Image: Box‐and‐whisker plot comparisons between nonsurvivors (n=8) and survivors (n=35) by: (A) body mass index, (B) maximal inspiratory pressure, and (C) N‐terminal pro‐brain natriuretic peptide (NT‐proBNP) (Photo courtesy of Cheeran D et al, 2017, Journal of the American Heart Association).
Researchers have now identified important factors associated with death, thus highlighting a high‐risk DMD population with a worse cardiovascular and overall prognosis.
The study, by a team led by Dr. Pradeep Mammen, associate professor at UT Southwestern Medical Center (Dallas, TX, USA), identified predictors of poor outcomes in DMD patients and suggested that more patients could live longer by identifying and more aggressively treating those with certain risk factors.
The researchers followed 43 patients for about 2 years and found 3 traits common among those who died earlier: Underweight (average 17.3 BMI (body mass index), versus 25.8 average BMI in those who survived the study); Poorer lung function respiratory profiles (measured in terms of the highest pressure during inhalation); and elevated levels of cardiac biomarker proteins (e.g. N‐terminal pro‐brain natriuretic peptide) in the blood that indicate the heart is damaged or weakened. There was also some evidence of lower levels of an enzyme found in patients with liver damage among those who died.
Due to improved care in the last 20-30 years, today most patients with Duchenne muscular dystrophy (DMD) live into young adulthood, with the majority developing a cardiomyopathy. They are on angiotensin‐converting enzyme (ACE) inhibitors or steroids, but few other guideline‐directed heart failure medication are being used. Adding other heart medications, such as beta-blockers and mineralocorticoid antagonists, to the more commonly used ACE inhibitors could help prevent decline in heart function and postpone death, the researchers concluded. Implanting defibrillators to treat irregular heartbeat also was suggested. Finally, the study endorsed cardiac MRI over the commonly used echocardiography as a more sensitive test to evaluate the severity of heart problems in DMD patients.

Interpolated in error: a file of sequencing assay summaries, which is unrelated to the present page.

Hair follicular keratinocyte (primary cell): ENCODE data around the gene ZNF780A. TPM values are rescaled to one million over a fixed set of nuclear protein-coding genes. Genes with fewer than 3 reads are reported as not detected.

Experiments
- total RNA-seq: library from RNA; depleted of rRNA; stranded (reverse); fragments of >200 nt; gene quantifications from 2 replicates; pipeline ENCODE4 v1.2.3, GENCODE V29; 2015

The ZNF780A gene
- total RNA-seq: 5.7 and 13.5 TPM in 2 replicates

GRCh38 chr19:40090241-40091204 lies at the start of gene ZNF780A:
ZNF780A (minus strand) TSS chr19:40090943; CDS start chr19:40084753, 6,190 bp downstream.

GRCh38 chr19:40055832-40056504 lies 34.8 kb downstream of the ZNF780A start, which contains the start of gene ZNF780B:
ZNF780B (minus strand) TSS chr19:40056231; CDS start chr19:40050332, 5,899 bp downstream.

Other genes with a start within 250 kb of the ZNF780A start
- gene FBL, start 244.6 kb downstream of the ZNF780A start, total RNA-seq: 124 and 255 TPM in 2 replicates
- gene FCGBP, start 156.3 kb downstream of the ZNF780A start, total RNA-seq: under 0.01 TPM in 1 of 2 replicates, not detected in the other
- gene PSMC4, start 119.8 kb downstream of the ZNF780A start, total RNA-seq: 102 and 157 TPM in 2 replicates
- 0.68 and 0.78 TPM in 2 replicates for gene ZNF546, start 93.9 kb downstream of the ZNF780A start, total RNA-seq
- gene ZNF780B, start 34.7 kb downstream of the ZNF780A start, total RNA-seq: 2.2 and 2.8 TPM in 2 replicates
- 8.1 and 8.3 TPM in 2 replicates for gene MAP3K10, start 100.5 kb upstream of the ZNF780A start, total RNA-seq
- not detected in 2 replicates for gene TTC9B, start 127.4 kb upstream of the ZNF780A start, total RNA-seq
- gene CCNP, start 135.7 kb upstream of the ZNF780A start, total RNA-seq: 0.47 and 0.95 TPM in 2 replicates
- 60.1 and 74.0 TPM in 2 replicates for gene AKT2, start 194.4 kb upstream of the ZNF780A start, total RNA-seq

“I think the general thought process is: ‘These patients are not going to live long,’” said Dr. Mammen, “Well, that’s false.” Fifteen years ago almost none of these patients lived into their 20s. Now, it is not so uncommon to see patients survive into their 30s and 40s, he said. Genome-editing based research, led by Dr. Eric Olson, is also underway at UT Southwestern that may lead to therapy that would eliminate the genetic mutation that causes the disease, he added.
The study, by Cheeran D et al, was published October 17, 2017, in the Journal of the American Heart Association.
UT Southwestern Medical Center